Reproductive health care for incarcerated women in the United States

From Wikipedia, the free encyclopedia

In the United States, prisons are obligated to provide health care to prisoners. Such health care is sometimes called correctional medicine. In women's prisons, correctional medicine includes attention to reproductive health.

The number of women incarcerated in the United States has increased greatly over the last few decades,[specify] and at a faster rate than the number of incarcerated men.[1] Many of the same factors that increase women's likelihood of incarceration also put them at a higher risk for contracting HIV/AIDS and other sexually transmitted infections, and for having high-risk pregnancies.[2][3][4] The majority of incarcerated women are economically disadvantaged and poorly educated,[5] and have not had adequate access to preventive healthcare prior to their imprisonment,[2] such as Pap tests, STI screening, and pregnancy counseling.[6]

Legal standards for health care availability[edit]

Historical precedence[edit]

Estelle v. Gamble (1976)[edit]

Estelle v. Gamble obligates prisons to provide for the serious medical needs of their inmates.[7] However, it also requires that an incarcerated person must demonstrate that they had a serious medical need, and that they didn't receive adequate medical care because officials showed "deliberate indifference." Due to the difficulty inherent in proving that a prison official knew about a medical condition, yet failed to respond to it, this standard makes it difficult to hold correctional facilities accountable for their mistakes.[3]

Todaro v. Ward (1977)[edit]

Todaro v. Ward argued that women within a New York prison did not have adequate, constitutional access to healthcare. Since Todaro v. Ward was the first major court case that called into question incarcerated women's actual access to health care, it spurred organizations such as the American Medical Association, American Correctional Association, and the American Public Health Association to start creating standards for health care within prisons.[7]

Brown v. Beck (1980)[edit]

With this ruling, the court determined that the medical care provided to prisoners must only be "reasonable,"[7] not necessarily "perfect, the best obtainable, or even very good."[3]

Relevant federal legislation and standards[edit]

Currently, no national agency monitors the treatment of prisoners, although a few governmental and non-governmental agencies do provide monitoring standards that facilities may use if they wish to become accredited (about thirty percent of prisons are accredited), and some federal legislation has been passed regarding correctional health care.[8]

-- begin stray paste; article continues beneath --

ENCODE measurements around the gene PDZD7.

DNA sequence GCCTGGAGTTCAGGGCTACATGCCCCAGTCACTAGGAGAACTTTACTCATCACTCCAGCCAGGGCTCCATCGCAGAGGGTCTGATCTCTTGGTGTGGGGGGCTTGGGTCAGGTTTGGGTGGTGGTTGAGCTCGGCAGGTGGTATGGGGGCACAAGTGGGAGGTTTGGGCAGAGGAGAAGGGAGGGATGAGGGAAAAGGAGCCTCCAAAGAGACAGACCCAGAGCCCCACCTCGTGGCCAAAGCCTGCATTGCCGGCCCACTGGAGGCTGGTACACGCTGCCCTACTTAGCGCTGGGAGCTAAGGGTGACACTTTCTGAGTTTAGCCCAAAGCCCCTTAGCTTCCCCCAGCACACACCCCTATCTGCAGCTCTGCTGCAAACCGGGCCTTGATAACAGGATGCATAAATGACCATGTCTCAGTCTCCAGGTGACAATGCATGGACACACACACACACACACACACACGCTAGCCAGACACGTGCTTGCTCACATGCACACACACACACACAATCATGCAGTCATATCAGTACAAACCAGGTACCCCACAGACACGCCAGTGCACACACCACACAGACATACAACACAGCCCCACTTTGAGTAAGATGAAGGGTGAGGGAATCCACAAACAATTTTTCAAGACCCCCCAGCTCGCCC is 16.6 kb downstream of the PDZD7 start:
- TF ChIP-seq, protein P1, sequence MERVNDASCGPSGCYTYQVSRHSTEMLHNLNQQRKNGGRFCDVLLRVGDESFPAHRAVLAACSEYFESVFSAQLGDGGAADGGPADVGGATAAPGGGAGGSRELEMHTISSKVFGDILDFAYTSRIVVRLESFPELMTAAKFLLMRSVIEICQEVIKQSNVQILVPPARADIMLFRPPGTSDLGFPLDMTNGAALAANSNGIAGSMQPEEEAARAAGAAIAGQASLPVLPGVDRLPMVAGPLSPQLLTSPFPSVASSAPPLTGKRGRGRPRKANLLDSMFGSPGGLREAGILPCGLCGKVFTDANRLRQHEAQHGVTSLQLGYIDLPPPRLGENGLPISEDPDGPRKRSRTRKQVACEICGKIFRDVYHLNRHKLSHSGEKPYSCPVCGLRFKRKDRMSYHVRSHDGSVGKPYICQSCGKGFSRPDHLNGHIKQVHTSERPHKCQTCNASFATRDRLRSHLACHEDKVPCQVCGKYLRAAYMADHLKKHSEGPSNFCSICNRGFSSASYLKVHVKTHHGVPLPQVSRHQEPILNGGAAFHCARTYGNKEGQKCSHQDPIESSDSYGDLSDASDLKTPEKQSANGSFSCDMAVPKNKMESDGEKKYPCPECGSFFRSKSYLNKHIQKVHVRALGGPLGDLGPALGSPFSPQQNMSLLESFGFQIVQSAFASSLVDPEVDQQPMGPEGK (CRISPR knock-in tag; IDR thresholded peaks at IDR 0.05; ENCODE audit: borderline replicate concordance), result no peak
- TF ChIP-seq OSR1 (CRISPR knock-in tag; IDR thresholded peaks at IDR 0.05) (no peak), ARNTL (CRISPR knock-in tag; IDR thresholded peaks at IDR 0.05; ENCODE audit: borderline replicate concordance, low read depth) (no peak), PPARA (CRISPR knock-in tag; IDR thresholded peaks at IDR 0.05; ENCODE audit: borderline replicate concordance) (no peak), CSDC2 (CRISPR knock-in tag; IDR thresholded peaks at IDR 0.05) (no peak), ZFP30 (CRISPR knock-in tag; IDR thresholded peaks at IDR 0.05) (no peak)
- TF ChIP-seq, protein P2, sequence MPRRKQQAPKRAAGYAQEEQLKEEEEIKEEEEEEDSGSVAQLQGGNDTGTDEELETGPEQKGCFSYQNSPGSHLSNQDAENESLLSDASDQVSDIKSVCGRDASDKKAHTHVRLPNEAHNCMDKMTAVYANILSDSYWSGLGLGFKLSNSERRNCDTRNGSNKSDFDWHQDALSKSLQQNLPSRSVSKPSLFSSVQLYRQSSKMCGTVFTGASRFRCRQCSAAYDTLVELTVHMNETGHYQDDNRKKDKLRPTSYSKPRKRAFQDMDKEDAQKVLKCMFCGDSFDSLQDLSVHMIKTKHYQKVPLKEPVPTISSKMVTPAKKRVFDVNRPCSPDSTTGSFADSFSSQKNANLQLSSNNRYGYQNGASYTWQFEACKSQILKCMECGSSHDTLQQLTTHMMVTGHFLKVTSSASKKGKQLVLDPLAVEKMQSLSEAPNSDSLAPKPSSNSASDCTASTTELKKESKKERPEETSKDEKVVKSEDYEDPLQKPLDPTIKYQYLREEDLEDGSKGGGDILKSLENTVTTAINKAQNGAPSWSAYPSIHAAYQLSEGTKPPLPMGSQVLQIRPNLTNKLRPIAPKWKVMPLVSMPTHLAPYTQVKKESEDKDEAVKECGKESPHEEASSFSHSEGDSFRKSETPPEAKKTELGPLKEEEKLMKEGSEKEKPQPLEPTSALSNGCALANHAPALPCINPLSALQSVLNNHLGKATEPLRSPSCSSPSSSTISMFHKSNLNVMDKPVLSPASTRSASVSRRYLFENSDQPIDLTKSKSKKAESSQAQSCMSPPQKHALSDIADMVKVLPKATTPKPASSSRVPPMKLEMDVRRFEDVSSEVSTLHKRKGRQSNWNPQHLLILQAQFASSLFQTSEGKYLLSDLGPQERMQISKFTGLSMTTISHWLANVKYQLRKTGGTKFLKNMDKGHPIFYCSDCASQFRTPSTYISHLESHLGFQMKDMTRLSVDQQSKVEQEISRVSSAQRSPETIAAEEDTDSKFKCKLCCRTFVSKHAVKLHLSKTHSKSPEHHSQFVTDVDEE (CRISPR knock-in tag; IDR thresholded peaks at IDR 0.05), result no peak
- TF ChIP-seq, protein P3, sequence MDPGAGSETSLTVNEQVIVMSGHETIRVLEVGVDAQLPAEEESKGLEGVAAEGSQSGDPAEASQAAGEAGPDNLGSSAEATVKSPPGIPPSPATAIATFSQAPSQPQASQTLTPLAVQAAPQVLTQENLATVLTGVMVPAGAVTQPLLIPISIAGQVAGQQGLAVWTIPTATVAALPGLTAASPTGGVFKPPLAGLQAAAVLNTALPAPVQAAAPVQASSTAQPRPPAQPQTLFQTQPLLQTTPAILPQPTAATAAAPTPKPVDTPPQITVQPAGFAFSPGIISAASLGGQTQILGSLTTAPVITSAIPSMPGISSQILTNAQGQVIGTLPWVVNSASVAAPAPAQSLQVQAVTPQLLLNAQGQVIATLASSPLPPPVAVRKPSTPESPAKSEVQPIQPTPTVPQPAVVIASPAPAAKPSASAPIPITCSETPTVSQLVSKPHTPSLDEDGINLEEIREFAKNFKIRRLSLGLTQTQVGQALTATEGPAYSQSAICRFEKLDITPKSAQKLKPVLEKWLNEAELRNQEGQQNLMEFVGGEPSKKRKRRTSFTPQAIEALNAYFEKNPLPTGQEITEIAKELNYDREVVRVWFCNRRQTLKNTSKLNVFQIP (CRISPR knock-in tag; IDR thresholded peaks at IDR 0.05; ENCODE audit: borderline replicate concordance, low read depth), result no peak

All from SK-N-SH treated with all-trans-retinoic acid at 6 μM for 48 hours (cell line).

Federal Prisoner Co-Payment Act (1999)[edit]

This legislation required that incarcerated individuals pay for some of their health care bill while in prison.[7]

Prison Litigation Reform Act (1996)[edit]

The Prison Litigation Reform Act made it much more difficult for prisoners to file class action and individual lawsuits against a prison.[9] The Prison Litigation Reform Act (PRLA) requires that prisoners exhaust a facility's own administrative resources and solutions before attempting to file a lawsuit. This can be detrimental because prisoners' health problems are often time-sensitive.[10] PRLA also includes a cap on attorney fees, which has made fewer attorneys willing to represent prisoners.[3] Although PRLA applies to all lawsuits filed by incarcerated people, it is particularly relevant for women's health because most lawsuits filed by incarcerated women concern substandard health care.[7]

Policies: Act’s and Bill’s

Healthy Start Act

According to Patrice Gaines, from NBC News article titled One state is trying to make pregnancy in prison slightly more bearable there is change happening right now. One of the new programs introduced into the prison system in Minnesota is the Healthy Start Act. This Act allows pregnant mothers to continue to serve their current sentences in an alternative community. This kind of alternative community would be a halfway house for example or a rehab treatment center. The Healthy Start Act will give mothers the opportunity to form bonds with their newborns. Previously women gave birth, and their children were taken away automatically. By allowing the mothers to form a connection right away after birth they will help the child with their development. Minnesota has also banned the use of shackling pregnant woman during birth. Other states have also followed like New York and Georgia. Another improvement was also the addition of conditional release. This Minnesota Act was very significant in history. The Act was led by State Representative Jamie Becker-Finn and was also supported by all women. It was considered to be an all-women bill. This legislation has been in the making for about 10 years now. Over the course of this time, the Minnesota Prison Doula Project would interview women to find out what kind of care they needed in the prisons. This information was gathered and used to create this Act.[11]